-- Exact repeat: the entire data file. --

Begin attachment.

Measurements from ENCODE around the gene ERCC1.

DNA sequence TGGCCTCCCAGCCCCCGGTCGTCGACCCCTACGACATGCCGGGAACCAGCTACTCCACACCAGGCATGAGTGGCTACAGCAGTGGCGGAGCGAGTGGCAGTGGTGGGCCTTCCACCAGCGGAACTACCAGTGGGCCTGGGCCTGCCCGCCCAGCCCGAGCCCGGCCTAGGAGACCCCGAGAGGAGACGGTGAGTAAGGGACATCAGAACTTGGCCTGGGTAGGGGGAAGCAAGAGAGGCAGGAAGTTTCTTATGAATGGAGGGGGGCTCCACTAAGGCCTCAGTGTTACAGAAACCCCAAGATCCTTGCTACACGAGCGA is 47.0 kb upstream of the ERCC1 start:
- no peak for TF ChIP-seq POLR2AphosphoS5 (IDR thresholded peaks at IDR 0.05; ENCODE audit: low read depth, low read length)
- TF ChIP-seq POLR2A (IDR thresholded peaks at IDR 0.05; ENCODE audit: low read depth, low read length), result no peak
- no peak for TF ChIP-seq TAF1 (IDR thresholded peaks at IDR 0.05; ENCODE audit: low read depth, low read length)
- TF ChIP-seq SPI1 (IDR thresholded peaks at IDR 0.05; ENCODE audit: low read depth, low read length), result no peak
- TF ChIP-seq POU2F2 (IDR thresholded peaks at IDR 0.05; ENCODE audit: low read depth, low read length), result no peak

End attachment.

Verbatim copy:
Measurements from ENCODE around the gene ERCC1.

DNA sequence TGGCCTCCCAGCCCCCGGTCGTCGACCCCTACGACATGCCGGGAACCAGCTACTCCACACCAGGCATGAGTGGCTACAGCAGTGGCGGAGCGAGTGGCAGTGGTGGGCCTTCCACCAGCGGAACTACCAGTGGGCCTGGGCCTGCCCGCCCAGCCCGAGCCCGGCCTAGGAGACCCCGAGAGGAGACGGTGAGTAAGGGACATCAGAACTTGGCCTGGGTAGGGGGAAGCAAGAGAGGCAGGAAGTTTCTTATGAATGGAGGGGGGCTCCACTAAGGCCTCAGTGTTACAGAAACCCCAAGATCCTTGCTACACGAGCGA is 47.0 kb upstream of the ERCC1 start:
- no peak for TF ChIP-seq POLR2AphosphoS5 (IDR thresholded peaks at IDR 0.05; ENCODE audit: low read depth, low read length)
- TF ChIP-seq POLR2A (IDR thresholded peaks at IDR 0.05; ENCODE audit: low read depth, low read length), result no peak
- no peak for TF ChIP-seq TAF1 (IDR thresholded peaks at IDR 0.05; ENCODE audit: low read depth, low read length)
- TF ChIP-seq SPI1 (IDR thresholded peaks at IDR 0.05; ENCODE audit: low read depth, low read length), result no peak
- TF ChIP-seq POU2F2 (IDR thresholded peaks at IDR 0.05; ENCODE audit: low read depth, low read length), result no peak